Are the families you serve overly concerned about college selectivity?
Researchers at Challenge Success — a nonprofit organization based at the Stanford University Graduate School of Education — released a white paper this fall that calls into question the value of university rankings.
“There is no question that the college admission process can be stressful. We hope that this paper prompts students and families to examine what college success means to them and to question common assumptions about college selectivity,” the authors note in the paper’s executive summary.
Editor’s note: A version of this post was originally published on Admitted in December 2017. It’s being republished as part of NACAC’s Best of the Blog series.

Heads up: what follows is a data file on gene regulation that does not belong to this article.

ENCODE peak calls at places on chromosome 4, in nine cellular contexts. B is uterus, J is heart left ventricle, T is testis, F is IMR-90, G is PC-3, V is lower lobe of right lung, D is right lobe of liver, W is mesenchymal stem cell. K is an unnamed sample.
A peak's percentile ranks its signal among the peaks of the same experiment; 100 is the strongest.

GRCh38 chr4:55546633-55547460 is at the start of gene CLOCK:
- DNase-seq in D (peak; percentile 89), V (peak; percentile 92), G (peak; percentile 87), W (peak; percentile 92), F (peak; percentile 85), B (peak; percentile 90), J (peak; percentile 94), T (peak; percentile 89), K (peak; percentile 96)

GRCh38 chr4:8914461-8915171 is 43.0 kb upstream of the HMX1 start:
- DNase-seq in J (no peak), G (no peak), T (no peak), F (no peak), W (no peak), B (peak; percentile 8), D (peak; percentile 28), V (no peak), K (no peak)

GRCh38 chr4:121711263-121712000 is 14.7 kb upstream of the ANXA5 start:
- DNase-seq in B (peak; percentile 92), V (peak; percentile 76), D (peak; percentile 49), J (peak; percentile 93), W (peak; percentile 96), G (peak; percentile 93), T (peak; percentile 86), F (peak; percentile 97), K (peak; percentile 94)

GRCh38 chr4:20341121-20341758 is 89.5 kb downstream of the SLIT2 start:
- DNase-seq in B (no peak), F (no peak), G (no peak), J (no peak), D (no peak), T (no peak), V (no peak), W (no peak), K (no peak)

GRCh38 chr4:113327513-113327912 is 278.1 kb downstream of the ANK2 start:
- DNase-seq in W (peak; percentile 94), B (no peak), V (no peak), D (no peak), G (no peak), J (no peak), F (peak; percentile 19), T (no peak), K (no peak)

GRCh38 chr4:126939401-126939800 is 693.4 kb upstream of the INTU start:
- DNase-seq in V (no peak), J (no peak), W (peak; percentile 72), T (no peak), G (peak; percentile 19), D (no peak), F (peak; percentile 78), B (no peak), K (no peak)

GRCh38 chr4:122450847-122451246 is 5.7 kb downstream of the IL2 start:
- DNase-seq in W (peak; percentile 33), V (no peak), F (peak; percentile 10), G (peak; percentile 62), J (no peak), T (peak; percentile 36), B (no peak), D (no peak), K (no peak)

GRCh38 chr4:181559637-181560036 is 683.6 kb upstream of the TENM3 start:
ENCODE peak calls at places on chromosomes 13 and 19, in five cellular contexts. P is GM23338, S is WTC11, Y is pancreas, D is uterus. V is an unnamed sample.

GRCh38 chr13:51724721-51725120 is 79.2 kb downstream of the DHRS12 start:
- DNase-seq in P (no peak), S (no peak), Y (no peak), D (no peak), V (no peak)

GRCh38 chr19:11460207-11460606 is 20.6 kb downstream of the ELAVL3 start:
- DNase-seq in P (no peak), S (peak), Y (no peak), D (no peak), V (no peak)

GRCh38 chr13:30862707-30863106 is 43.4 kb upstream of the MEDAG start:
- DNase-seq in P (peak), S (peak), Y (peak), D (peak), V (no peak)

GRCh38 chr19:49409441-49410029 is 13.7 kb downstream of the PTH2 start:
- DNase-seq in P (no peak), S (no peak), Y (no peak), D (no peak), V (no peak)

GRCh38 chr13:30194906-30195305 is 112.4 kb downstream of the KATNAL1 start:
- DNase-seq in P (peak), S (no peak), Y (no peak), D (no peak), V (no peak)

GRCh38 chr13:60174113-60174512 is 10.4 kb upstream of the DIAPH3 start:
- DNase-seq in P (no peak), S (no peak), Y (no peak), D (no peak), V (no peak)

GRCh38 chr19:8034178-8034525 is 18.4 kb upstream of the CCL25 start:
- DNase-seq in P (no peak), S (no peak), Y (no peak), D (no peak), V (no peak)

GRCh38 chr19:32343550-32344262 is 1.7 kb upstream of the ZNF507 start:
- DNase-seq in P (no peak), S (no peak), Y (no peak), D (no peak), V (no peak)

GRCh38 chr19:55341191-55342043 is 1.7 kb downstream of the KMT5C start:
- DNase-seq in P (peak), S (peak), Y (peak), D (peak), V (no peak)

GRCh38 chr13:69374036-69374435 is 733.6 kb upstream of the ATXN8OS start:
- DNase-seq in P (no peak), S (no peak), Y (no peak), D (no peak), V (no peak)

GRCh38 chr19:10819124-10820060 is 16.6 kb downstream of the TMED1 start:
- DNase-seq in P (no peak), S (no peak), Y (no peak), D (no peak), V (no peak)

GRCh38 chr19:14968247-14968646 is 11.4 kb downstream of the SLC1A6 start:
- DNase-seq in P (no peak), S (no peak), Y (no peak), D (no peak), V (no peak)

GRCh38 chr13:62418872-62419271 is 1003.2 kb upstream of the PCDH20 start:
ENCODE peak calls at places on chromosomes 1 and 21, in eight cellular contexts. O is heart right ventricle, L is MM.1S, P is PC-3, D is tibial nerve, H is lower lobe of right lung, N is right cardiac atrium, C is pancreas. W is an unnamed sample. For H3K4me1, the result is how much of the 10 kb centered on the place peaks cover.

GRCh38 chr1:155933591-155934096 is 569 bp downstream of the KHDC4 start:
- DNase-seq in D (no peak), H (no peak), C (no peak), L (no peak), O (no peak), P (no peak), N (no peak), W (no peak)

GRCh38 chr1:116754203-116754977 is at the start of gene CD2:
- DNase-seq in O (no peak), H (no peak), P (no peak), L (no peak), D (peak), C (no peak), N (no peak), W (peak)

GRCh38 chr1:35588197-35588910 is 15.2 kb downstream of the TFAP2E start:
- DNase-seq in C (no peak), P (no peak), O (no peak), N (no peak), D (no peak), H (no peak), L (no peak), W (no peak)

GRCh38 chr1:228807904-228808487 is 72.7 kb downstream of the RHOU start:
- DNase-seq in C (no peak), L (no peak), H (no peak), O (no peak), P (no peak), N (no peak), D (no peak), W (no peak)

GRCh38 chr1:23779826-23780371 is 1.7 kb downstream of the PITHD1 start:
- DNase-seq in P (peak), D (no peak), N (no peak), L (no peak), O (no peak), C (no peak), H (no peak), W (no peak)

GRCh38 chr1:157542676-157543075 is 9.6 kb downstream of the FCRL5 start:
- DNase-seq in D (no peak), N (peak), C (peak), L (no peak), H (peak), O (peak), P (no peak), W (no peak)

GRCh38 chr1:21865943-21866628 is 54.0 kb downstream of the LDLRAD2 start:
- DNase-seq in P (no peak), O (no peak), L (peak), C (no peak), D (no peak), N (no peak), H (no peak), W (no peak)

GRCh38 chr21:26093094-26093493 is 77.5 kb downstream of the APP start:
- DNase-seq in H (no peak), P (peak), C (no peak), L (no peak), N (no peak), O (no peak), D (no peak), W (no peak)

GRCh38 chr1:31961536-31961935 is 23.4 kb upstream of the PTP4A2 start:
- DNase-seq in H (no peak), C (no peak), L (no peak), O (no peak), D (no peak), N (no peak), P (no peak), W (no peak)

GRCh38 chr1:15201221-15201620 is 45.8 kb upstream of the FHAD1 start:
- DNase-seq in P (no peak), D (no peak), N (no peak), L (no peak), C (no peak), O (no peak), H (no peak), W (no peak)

Feeling stressed about the college application process? Take heart.
“There are plenty of great schools in this country, and what matters much more than how they are ranked is how you make use of their resources,” Michael S. Roth, president of Wesleyan University (CT), writes in a recent column published by The Washington Post.
He continues: “When I talk to seniors and recent graduates from schools of all kinds and in various parts of the country, I find that it matters little how difficult it was to get admitted to that school and that it matters a great deal how hard they worked while attending it.”